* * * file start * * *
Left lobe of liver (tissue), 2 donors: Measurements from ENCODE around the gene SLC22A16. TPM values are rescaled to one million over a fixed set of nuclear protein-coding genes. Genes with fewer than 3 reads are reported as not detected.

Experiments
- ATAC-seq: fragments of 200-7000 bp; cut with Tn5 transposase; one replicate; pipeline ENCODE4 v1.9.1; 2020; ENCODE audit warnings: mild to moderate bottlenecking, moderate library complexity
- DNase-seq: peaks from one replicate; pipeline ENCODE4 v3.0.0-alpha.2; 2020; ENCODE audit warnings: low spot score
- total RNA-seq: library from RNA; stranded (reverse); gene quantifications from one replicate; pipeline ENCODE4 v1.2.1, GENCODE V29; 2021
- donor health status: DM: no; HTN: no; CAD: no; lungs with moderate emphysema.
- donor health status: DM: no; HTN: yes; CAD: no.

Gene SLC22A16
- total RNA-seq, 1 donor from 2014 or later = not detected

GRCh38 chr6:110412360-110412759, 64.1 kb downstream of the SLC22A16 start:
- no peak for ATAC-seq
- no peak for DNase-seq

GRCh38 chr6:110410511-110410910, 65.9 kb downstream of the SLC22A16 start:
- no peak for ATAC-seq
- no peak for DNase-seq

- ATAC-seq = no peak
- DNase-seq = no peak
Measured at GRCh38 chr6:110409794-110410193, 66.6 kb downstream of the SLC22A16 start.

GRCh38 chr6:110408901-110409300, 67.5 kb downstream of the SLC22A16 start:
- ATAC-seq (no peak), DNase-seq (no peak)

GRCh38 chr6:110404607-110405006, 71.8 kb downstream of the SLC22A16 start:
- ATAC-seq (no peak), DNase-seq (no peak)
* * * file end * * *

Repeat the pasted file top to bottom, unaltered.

Left lobe of liver (tissue), 2 donors: Measurements from ENCODE around the gene SLC22A16. TPM values are rescaled to one million over a fixed set of nuclear protein-coding genes. Genes with fewer than 3 reads are reported as not detected.

Experiments
- ATAC-seq: fragments of 200-7000 bp; cut with Tn5 transposase; one replicate; pipeline ENCODE4 v1.9.1; 2020; ENCODE audit warnings: mild to moderate bottlenecking, moderate library complexity
- DNase-seq: peaks from one replicate; pipeline ENCODE4 v3.0.0-alpha.2; 2020; ENCODE audit warnings: low spot score
- total RNA-seq: library from RNA; stranded (reverse); gene quantifications from one replicate; pipeline ENCODE4 v1.2.1, GENCODE V29; 2021
- donor health status: DM: no; HTN: no; CAD: no; lungs with moderate emphysema.
- donor health status: DM: no; HTN: yes; CAD: no.

Gene SLC22A16
- total RNA-seq, 1 donor from 2014 or later = not detected

GRCh38 chr6:110412360-110412759, 64.1 kb downstream of the SLC22A16 start:
- no peak for ATAC-seq
- no peak for DNase-seq

GRCh38 chr6:110410511-110410910, 65.9 kb downstream of the SLC22A16 start:
- no peak for ATAC-seq
- no peak for DNase-seq

- ATAC-seq = no peak
- DNase-seq = no peak
Measured at GRCh38 chr6:110409794-110410193, 66.6 kb downstream of the SLC22A16 start.

GRCh38 chr6:110408901-110409300, 67.5 kb downstream of the SLC22A16 start:
- ATAC-seq (no peak), DNase-seq (no peak)

GRCh38 chr6:110404607-110405006, 71.8 kb downstream of the SLC22A16 start:
- ATAC-seq (no peak), DNase-seq (no peak)